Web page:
The fixed and suspended coils of the dynamometer are respectively connected in series with the magnetizing solenoid and with a secondary wound upon the specimen.
This liability is overcome by making such movable parts as require to be magnetic of soft iron, and magnetizing them by the inducing action of a strong permanent magnet.
In the internal field of a long coil of wire carrying an electric current, the lines of force are, except near the ends, parallel to the axis of the coil, and it is chiefly for this reason that the field due to a coil is particularly well adapted for inductively magnetizing iron and steel.
The older operation of magnetizing a steel bar by drawing a magnetic pole along it merely consists in exposing successive portions of the bar to the action of the strong field near the pole.
The magnetic susceptibility expresses the numerical relation of the magnetization to the magnetizing force.
The action of a hollow magnetized shell on a point inside it is always opposed to that of the external magnetizing force, 6 the resultant interior field being therefore weaker than the field outside.
When either the magnetization I or the induction B corresponding to a given magnetizing force H is known, the other may be found by means of the formula B = 41rI + H.
K is a commutator for reversing the direction of the magnetizing current, and G a galvanometer for measuring it.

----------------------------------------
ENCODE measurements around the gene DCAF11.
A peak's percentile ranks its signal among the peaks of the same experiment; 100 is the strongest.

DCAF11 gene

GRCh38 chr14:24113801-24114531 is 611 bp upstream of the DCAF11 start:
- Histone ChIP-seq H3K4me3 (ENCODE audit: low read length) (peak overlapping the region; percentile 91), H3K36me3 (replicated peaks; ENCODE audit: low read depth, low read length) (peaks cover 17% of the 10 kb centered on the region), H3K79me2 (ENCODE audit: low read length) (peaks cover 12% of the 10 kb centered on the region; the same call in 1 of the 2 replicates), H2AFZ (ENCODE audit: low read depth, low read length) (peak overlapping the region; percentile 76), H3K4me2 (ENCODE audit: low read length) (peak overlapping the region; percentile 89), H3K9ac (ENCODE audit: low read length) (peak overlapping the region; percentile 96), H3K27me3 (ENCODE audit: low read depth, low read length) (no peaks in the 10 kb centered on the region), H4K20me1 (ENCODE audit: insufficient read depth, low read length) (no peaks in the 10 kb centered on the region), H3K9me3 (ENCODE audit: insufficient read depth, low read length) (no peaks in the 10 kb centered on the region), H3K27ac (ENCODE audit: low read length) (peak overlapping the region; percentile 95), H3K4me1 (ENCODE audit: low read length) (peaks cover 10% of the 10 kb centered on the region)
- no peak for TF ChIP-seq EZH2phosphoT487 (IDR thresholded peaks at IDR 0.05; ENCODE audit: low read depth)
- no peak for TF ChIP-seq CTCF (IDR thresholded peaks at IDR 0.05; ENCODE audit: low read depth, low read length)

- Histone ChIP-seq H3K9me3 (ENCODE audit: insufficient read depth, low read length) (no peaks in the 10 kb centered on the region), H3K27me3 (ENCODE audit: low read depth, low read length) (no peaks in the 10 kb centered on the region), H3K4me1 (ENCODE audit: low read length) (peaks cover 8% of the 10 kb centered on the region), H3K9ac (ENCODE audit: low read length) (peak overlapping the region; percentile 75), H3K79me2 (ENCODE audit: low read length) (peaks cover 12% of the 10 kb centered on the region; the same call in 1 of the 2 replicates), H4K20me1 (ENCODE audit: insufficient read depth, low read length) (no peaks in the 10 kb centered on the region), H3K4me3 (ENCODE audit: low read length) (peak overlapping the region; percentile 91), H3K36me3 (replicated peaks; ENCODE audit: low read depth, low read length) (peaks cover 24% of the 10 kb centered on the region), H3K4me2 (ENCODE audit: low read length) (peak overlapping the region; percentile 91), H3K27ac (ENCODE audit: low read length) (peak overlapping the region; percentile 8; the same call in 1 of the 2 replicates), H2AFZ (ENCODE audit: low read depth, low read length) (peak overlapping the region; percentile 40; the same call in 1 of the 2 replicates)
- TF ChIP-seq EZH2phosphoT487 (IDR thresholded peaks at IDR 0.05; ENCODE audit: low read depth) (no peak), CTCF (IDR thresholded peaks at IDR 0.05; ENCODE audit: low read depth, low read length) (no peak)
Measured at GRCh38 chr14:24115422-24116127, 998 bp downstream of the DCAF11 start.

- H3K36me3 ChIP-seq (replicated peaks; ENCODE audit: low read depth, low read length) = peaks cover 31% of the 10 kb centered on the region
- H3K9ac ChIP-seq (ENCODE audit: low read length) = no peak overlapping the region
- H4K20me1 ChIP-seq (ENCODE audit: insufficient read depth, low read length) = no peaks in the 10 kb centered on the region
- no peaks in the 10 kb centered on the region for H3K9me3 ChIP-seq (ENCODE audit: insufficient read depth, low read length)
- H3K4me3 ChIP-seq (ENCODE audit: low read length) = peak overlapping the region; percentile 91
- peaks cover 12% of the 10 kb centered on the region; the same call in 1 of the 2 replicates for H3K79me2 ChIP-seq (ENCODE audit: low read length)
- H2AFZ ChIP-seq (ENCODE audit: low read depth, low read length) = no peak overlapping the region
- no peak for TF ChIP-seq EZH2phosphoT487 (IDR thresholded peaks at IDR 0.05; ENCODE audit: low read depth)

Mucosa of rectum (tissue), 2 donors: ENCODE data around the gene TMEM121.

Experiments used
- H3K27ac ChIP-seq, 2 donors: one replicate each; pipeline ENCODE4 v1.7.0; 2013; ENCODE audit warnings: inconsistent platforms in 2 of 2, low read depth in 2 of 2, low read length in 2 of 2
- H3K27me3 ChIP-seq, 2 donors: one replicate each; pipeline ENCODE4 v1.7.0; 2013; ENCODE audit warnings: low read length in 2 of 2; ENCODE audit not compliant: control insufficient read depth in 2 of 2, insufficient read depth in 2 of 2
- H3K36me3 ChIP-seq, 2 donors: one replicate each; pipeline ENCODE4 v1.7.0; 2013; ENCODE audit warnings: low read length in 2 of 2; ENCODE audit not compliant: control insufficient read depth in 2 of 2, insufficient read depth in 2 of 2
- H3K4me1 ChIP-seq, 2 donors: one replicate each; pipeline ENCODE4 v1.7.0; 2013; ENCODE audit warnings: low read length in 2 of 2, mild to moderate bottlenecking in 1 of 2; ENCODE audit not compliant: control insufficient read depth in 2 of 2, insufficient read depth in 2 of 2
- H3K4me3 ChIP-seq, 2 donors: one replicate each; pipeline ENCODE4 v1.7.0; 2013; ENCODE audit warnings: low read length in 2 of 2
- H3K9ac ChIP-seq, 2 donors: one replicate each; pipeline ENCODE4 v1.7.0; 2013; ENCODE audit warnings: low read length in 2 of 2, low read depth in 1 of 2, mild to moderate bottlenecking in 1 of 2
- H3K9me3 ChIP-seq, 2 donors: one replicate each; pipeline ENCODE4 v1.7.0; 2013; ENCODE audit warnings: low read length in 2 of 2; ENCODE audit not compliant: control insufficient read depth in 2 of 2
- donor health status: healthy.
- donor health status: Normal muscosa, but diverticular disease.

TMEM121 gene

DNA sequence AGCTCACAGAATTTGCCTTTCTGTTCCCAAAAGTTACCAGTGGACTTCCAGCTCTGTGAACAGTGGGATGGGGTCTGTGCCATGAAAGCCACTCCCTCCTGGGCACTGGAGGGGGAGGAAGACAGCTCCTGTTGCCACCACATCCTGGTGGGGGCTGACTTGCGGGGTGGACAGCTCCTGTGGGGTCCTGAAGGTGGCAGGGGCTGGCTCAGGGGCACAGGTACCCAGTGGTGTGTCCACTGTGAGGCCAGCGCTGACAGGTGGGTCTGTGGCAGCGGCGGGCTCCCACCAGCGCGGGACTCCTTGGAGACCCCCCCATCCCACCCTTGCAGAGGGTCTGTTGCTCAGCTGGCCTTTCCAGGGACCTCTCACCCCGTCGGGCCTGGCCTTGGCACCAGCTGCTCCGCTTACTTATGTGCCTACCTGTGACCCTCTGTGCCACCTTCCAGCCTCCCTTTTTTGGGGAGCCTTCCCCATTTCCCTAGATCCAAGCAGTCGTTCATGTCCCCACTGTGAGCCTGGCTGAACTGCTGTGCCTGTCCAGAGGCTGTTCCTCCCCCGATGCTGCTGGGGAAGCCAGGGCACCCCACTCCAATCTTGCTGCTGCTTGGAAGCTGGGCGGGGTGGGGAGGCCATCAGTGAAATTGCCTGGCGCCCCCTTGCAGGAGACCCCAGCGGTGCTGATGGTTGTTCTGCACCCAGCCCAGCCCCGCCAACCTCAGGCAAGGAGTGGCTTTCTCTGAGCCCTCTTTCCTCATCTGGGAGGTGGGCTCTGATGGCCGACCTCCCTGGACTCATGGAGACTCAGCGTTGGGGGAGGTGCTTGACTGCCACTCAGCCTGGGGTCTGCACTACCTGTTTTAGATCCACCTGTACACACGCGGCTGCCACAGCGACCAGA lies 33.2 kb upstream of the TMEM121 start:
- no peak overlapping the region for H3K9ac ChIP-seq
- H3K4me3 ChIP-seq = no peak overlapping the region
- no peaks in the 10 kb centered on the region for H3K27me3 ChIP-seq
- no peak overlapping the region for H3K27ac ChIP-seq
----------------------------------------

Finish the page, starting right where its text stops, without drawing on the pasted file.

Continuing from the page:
The strength of the magnetizing current is regulated by adjusting the position of the sliding contact E upon the resistance D.F.
The specimen upon which an experiment is to be made generally consists of a wire having a " dimensional ratio " of at least 300 or goo; its length should be rather less than that of the magnetizing coil, in order that the field Ho, to which it is subjected, may be approximately uniform from end to end.
Various currents are then passed through the magnetizing coil, the galvanometer readings and the simultaneous magnetometer deflections being noted.
Plate 59), the magnetizing field Ho being first gradually increased and then diminished to zero.
9) from F to D, while at the same time the commutator K is rapidly worked, a series of alternating currents of gradually diminishing strength being thus caused to pass through the magnetizing coil.
The ballistic method is largely employed for determining the relation of induction to magnetizing force in samples of the iron and steel used in the manufacture of electrical machinery, and especially for the observation of hysteresis effects.
The sample may have the form of a closed ring, upon which are wound the induction coil and another coil for taking the magnetizing current; or it may consist of a long straight rod or wire which can be slipped into a magnetizing coil such as is used in magnetometric experiments, the induction coil being wound upon the middle of the wire.
12 shows the nature of the course taken by the curve when the magnetizing current, after having been raised to the value corresponding to the point a, is diminished by steps until it is nothing, and then gradually increased in the reverse direction.
The downward course of the curve is, owing to hysteresis, strikingly different from its upward course, and when the magnetizing force has been reduced to zero, there is still remaining an induction of 7500 units.